If ever the shrug emoji belonged in a blog post, today is the day. The tech giant reached a $5 billion settlement for misrepresenting the way it handles user privacy, the SEC fined it $100 million for misleading investors about the risks associated with the misuse of...Read More
If you’ve been on Facebook, Instagram, Twitter and doubtless other social platforms over the past few days, you have probably seen pictures of friends and acquaintances in Rip van Winkle mode having aged many years, or perhaps you peeped someone appearing to be a different gender.
That’s FaceApp, which uses a form of artificial intelligence to add age, hair, smiles, and swap gender or beard styles among other effects to the head shots users upload to the app. The...Read More
While there is significantly more to be done to protect our data, consumers have never been better apprised of the imperiled state of their privacy. That said, it’s still an acute problem. The air travel equivalent would be when the cabin depressurizes and oxygen masks drop. In the dramatic destabilization that has occurred to our collective privacy over the past 15...Read More
Last month marked the one-year anniversary of the European Union's General Data Privacy Regulation, or GDPR. Since then, California and New York State have created similar bills aimed at protecting the privacy of their citizens. Nevada has recently enacted a narrow privacy law. Meanwhile, privacy is dead.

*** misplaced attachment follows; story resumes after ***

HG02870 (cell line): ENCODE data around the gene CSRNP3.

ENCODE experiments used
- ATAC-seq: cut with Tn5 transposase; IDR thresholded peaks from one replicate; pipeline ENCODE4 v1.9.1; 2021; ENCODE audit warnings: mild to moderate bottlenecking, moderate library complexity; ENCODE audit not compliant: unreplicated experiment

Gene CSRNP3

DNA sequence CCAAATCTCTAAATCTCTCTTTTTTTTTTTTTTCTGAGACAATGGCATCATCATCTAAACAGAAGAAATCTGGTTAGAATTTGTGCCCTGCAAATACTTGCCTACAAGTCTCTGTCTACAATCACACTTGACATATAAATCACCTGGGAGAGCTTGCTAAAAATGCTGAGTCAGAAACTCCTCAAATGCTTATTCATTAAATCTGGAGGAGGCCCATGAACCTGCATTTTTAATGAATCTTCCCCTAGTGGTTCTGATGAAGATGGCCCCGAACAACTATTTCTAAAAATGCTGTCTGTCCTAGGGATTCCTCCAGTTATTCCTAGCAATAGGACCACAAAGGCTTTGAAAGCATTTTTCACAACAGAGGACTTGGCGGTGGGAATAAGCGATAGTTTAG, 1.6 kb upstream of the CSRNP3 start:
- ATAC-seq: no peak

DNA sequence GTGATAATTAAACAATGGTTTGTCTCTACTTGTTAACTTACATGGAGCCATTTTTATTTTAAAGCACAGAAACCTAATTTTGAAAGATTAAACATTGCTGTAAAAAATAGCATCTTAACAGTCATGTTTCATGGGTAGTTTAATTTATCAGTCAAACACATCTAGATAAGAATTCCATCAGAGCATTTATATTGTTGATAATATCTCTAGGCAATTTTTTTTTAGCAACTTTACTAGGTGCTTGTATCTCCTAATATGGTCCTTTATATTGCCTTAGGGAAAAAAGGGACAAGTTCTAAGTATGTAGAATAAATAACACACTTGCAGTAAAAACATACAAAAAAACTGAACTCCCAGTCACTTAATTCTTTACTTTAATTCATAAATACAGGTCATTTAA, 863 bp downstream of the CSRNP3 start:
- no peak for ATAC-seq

Long Live Privacy!
While privacy legislation seems like common...Read More
HBO's hit series Game of Thrones is now history, but it will live on in the hearts, minds and social media interactions of its followers for some time to come. Before now the only thing GoT fans wanted besides a juicy spoiler was to know who would take the Iron Throne. How it all ended was something hackers spent significant time and effort trying to find out.
And while many (myself included) will continue to debate what the show "means," and will continue to ...Read More
Quest Diagnostics, a leading American clinical laboratory company, announced today that 11.9 million patients may have been compromised in a vendor-related incident.
A statement released by Quest revealed that an “unauthorized user” had gained access to a system used by American Medical Collection Agency (AMCA), a billing vendor subcontracted by a Quest contractor called Optum360. Patient Social Security numbers and medical records were potentially compromised. Lab results were not...Read More
First American Financial Corp. left hundreds of millions of sensitive financial documents unprotected on its website dating back as far as 2003.
The security hole, discovered by Washington real estate developer Ben Shoval and reported by security expert Brian Krebs, allowed anyone with a web browser full access to digitized records related to mortgage deals. Among the leaked information were bank account numbers, Social Security numbers, and scans of driver licenses.